Alongside the Form 990 and its variants, several schedules and additional forms may need to be filed, depending on the specific activities, financial circumstances, and characteristics of the nonprofit organization:

  • Schedule A: Verifies public charity status through public support tests (discussed below).
  • Schedule B: Lists contributors who donate above a certain threshold.
  • Schedule C: Reports political campaign and lobbying activities.
  • Schedule D: Provides detailed financial statements.
  • Schedule E: Required for schools to detail educational programs.
  • Schedule F: Reports activities conducted outside the United States.
  • Schedule G: Details fundraising and gaming activities.
  • Schedule H: Applicable to hospitals reporting on community benefits and operations.
  • Schedule I: Details grants and other assistance within the United States.
  • Schedule J: Reports compensation for certain officers and employees.
  • Schedule K: For organizations with tax-exempt bond liabilities.
  • Schedule L: Discloses transactions with interested persons.
  • Schedule M: Reports noncash contributions.
  • Schedule N: For organizations that have undergone significant changes, such as dissolution or asset disposition.
  • Schedule O: Provides additional information for responses on Form 990.
  • Schedule R: Details relationships and transactions with related organizations and partnerships.

Each schedule helps paint a more complete picture of the nonprofit’s activities, governance, and financial situation, ensuring transparency and compliance with IRS regulations.

Public Support Test for Public Charities

In the first article of our series, we discussed the key differences between public charities and private foundations. The Public Support Test, calculated on Schedule A of Form 990, is crucial for determining whether an organization qualifies as a public charity. Maintaining public charity status is highly beneficial because it enhances eligibility for grants, increases donor confidence due to the perceived transparency and accountability, and usually results in more favorable tax treatment compared to private foundations. Additionally, public charity status offers more favorable deduction limits for donors.

The Public Support Test quantifies the diversity of an organization's funding sources, with calculations performed in two separate schedules, Part II and Part III.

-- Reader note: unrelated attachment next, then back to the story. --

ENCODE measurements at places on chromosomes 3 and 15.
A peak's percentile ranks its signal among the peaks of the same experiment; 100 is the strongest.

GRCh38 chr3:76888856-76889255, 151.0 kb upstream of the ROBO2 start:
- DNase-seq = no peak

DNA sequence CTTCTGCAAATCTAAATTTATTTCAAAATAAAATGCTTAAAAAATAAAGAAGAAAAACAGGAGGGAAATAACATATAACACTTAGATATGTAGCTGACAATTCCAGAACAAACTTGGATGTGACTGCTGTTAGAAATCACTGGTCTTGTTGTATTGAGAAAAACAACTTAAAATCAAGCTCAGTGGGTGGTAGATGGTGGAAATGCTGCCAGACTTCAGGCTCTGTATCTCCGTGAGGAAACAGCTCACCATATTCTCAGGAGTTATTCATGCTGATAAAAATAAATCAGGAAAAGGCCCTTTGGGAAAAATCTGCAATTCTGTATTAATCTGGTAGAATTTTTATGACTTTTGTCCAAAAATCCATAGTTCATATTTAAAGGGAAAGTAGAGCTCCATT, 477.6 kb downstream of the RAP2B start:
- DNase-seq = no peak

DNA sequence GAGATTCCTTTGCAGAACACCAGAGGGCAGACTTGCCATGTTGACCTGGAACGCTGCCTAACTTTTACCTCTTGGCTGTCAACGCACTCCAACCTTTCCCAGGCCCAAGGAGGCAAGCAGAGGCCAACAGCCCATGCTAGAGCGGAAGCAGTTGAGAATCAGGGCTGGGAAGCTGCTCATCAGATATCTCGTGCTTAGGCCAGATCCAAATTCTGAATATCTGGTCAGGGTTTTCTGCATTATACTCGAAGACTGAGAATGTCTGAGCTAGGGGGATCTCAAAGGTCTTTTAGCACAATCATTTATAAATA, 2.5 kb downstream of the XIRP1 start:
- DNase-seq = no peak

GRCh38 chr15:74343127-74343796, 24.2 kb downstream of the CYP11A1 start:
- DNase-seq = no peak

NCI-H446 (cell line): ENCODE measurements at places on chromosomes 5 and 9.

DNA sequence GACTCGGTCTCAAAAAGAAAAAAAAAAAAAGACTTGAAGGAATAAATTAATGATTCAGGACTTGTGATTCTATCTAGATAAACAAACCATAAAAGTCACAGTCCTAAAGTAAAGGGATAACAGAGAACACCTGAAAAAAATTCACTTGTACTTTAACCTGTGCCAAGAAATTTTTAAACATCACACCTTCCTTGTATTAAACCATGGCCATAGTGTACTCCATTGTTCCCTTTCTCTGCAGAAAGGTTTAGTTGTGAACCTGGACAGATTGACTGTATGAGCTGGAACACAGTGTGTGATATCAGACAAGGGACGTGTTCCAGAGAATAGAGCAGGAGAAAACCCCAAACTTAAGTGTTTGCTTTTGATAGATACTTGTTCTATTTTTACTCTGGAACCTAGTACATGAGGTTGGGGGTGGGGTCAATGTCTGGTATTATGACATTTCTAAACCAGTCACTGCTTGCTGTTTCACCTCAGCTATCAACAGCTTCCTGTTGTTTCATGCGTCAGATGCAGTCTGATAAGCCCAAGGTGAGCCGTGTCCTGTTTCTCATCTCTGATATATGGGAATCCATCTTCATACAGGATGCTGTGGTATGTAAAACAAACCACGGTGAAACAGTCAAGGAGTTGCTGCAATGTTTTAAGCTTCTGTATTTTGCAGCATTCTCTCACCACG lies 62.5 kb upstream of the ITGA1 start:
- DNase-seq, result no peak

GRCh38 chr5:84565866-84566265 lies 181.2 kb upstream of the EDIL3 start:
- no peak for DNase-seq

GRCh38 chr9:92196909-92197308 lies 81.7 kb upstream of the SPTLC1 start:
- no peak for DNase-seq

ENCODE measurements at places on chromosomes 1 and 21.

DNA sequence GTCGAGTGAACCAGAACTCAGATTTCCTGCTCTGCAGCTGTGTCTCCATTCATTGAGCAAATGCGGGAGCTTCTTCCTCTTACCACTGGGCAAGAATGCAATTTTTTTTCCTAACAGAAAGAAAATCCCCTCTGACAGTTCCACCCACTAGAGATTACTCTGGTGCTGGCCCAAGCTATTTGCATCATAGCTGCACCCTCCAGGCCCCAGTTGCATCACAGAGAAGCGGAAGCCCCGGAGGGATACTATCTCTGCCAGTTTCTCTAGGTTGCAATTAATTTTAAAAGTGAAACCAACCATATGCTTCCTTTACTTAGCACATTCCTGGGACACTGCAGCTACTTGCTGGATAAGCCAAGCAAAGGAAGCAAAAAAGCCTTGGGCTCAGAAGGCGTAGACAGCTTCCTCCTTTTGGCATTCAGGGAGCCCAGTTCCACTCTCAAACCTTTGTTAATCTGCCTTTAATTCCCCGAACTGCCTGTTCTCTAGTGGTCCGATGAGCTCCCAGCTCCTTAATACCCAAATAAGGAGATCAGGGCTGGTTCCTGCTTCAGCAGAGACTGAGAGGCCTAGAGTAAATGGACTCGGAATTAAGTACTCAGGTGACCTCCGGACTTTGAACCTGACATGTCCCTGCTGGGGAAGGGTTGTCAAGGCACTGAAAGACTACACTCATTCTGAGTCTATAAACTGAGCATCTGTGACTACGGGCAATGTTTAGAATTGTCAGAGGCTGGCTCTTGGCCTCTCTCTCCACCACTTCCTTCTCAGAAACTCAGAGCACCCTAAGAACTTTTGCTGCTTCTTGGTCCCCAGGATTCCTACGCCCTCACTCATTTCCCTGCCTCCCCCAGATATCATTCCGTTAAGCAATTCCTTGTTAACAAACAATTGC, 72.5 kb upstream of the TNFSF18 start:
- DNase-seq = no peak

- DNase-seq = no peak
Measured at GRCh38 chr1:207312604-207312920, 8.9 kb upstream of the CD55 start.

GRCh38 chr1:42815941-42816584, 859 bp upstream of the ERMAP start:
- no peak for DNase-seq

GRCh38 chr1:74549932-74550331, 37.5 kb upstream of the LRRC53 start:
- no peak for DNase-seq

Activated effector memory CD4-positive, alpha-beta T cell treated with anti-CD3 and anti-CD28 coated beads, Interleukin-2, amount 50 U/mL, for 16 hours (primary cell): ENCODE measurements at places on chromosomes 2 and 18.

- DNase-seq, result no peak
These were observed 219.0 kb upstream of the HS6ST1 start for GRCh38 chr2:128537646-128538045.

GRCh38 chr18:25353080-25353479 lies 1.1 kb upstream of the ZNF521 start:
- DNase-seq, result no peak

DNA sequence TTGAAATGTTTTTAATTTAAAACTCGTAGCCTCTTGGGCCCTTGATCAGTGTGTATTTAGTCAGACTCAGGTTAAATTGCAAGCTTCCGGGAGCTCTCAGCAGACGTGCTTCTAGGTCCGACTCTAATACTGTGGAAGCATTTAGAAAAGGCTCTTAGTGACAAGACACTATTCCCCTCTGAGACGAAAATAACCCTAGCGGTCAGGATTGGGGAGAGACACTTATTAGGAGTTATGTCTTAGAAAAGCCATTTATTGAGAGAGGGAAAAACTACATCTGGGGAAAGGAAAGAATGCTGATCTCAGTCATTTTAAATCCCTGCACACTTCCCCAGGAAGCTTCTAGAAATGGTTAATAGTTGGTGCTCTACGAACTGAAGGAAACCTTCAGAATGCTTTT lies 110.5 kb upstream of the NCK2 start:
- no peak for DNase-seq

• Part II applies to organizations defined in IRC Sections 170(b)(1)(iv) and 509(a)(1), which are typically charitable entities like social welfare organizations. These organizations must demonstrate that at least one-third of their support comes from public sources, such as contributions from governmental units or the general public, excluding income from activities unrelated to their primary exempt purposes. Should they fail to meet the 33 1/3% threshold, they may still qualify as a public charity under the 10% "facts and circumstances" test, which considers various factors, such as diversity of the donor base and the nature of the public support.
  • Part III applies to organizations that are described in IRC Section 509(a)(2), such as cultural institutions and museums. These entities can include a larger portion of their support from earned revenue directly related to their exempt purposes. These organizations must normally receive more than 33 1/3% of their support from contributions, membership fees, and gross receipts related to their exempt functions (subject to certain exceptions) and no more than 33 1/3% of their support from gross investment income and unrelated business income.

For the purpose of completing Schedule A, qualifying public support includes grants from government entities, contributions from other public charities, and gifts from donor-advised funds. Membership fees and revenues from activities closely related to the nonprofit’s mission, as well as proceeds from fundraising events, also count toward public support. Finally – with some limitations – direct donations from individuals constitute public support and are crucial for demonstrating community and public backing.

Per Stacy Cullen, nonprofit tax director at Aprio, the Schedule A public support calculations are some of the most nuanced and miscalculated portions of Form 990. A misstep on Schedule A could land an organization in private foundation status. If your public support percentage is getting below 40% or you anticipate changes in your organization’s funding, it is important to reach out to a nonprofit tax specialist who can model what your public support may look like over the next few years while there is time to make necessary changes to retain your public charity status.

Regulatory Requirements and Compliance for Private Foundations